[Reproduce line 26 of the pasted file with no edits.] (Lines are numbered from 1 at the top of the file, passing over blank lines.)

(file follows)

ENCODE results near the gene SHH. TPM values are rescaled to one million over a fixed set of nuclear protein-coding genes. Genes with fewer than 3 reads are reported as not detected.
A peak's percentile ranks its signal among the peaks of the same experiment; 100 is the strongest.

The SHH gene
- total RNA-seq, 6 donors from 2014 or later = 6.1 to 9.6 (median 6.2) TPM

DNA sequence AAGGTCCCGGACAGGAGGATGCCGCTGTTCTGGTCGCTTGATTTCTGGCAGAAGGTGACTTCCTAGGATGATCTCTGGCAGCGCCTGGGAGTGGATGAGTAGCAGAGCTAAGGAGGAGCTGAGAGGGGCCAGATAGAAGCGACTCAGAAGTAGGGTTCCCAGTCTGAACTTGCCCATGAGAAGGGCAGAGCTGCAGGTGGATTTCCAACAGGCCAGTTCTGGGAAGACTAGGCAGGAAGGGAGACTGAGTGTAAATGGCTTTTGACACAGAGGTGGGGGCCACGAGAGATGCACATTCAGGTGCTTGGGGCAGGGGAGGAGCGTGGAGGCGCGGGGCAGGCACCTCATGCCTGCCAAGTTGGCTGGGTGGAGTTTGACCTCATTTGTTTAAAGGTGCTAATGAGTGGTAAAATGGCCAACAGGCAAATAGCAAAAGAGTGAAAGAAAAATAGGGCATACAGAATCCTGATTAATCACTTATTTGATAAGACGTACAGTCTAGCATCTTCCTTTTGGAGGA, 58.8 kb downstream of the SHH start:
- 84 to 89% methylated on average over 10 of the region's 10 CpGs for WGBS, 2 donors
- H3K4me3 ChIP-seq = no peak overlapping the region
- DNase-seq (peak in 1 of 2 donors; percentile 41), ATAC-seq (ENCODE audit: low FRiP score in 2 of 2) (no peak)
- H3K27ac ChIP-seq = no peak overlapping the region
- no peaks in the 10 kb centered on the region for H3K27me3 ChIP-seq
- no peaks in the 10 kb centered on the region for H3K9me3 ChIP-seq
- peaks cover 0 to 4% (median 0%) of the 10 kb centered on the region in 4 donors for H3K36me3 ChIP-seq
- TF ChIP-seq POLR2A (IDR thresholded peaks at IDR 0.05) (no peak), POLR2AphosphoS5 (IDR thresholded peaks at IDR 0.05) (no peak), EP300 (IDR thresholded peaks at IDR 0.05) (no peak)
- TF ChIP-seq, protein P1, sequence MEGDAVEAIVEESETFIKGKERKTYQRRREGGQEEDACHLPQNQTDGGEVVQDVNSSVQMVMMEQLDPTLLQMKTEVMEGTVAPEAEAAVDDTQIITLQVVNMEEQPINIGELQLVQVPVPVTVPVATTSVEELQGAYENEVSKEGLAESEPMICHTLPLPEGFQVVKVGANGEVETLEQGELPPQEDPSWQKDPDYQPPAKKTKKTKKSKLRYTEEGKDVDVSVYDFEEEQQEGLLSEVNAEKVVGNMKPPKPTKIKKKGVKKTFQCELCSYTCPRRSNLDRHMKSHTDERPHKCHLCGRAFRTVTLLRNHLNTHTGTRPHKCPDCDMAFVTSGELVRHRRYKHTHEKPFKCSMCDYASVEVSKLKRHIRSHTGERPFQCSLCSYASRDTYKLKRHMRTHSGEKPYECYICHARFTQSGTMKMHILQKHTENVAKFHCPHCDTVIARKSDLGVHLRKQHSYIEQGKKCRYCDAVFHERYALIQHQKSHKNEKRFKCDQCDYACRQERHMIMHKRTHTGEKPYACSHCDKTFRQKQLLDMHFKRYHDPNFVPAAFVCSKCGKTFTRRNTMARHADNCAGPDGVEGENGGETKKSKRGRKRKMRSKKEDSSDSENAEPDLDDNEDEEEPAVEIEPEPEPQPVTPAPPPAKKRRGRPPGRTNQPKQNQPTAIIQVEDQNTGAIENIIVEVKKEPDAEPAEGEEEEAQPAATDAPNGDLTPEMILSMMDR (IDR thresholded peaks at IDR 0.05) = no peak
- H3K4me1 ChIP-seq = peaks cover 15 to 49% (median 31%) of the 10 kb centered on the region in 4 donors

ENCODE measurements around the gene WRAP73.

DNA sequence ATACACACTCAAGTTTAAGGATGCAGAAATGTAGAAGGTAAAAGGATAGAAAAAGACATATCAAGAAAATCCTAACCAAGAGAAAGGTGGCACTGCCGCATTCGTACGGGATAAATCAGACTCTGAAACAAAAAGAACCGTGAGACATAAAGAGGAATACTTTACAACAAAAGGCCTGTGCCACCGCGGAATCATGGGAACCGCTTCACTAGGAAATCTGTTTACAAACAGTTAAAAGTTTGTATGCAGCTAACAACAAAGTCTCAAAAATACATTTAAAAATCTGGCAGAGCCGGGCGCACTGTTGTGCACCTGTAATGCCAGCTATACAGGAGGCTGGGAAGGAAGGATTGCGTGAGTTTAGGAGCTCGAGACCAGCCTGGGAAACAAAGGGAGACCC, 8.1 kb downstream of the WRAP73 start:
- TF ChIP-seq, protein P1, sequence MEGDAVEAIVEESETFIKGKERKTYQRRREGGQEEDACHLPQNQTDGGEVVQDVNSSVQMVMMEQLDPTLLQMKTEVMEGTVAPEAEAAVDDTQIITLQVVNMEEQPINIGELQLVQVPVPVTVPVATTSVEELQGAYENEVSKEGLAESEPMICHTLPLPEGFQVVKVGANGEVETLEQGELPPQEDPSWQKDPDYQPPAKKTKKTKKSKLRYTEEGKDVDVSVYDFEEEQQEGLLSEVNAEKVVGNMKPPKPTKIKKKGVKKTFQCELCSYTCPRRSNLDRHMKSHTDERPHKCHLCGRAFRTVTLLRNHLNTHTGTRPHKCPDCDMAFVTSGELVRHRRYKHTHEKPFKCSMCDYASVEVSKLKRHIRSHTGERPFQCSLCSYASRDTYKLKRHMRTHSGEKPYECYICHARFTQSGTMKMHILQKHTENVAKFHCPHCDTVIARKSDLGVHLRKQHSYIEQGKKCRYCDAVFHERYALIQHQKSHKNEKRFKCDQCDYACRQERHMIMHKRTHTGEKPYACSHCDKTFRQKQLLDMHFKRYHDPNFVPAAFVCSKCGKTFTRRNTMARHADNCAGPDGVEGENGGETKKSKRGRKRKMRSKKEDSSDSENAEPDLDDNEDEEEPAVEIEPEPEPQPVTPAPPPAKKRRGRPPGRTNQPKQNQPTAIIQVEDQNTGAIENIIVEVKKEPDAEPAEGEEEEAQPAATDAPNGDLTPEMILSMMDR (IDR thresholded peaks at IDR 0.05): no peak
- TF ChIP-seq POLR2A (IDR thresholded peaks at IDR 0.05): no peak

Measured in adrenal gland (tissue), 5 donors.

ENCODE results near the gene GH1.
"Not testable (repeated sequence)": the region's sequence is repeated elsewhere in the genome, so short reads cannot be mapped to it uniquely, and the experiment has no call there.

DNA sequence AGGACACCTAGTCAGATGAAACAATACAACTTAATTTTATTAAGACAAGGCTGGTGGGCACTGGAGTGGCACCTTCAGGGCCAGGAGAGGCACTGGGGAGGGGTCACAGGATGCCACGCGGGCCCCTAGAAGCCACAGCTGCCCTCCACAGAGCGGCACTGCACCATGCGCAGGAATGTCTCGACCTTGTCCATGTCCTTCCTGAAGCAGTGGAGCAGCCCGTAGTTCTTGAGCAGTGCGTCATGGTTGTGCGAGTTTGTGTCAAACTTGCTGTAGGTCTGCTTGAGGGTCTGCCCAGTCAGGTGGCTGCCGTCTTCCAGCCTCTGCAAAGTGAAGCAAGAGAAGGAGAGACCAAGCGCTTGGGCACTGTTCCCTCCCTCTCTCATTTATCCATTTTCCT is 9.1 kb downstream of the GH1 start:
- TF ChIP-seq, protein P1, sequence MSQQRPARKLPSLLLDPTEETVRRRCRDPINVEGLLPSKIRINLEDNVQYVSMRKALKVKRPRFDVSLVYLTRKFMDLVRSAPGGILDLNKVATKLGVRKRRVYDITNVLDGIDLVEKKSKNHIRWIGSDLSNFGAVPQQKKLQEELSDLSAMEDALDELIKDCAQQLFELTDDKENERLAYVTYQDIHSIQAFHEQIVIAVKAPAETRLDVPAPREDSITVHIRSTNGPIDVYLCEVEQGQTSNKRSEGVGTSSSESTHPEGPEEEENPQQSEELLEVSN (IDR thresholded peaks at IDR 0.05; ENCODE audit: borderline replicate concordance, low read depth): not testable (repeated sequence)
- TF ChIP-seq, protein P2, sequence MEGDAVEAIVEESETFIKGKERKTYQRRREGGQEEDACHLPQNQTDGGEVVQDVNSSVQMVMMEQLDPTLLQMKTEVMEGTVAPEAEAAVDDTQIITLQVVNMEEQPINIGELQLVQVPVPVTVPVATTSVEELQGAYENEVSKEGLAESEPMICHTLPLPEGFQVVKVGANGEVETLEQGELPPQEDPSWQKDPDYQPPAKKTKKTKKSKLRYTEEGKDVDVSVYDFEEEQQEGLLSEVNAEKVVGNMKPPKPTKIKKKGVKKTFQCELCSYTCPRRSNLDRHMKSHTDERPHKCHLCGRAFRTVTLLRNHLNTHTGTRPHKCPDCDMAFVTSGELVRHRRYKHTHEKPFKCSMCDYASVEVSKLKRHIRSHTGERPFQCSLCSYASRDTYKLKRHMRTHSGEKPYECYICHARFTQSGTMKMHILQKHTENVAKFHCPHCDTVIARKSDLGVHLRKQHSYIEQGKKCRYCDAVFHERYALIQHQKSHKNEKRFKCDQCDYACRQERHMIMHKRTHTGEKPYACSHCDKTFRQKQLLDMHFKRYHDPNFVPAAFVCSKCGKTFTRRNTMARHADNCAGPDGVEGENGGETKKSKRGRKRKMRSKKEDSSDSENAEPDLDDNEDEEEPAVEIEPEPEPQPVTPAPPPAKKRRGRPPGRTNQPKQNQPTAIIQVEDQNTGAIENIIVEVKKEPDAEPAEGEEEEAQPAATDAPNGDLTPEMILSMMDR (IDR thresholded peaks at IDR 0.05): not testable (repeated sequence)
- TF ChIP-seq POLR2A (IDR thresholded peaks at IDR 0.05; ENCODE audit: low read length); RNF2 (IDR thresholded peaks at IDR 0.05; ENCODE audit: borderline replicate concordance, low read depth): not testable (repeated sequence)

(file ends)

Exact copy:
- TF ChIP-seq POLR2A (IDR thresholded peaks at IDR 0.05; ENCODE audit: low read length); RNF2 (IDR thresholded peaks at IDR 0.05; ENCODE audit: borderline replicate concordance, low read depth): not testable (repeated sequence)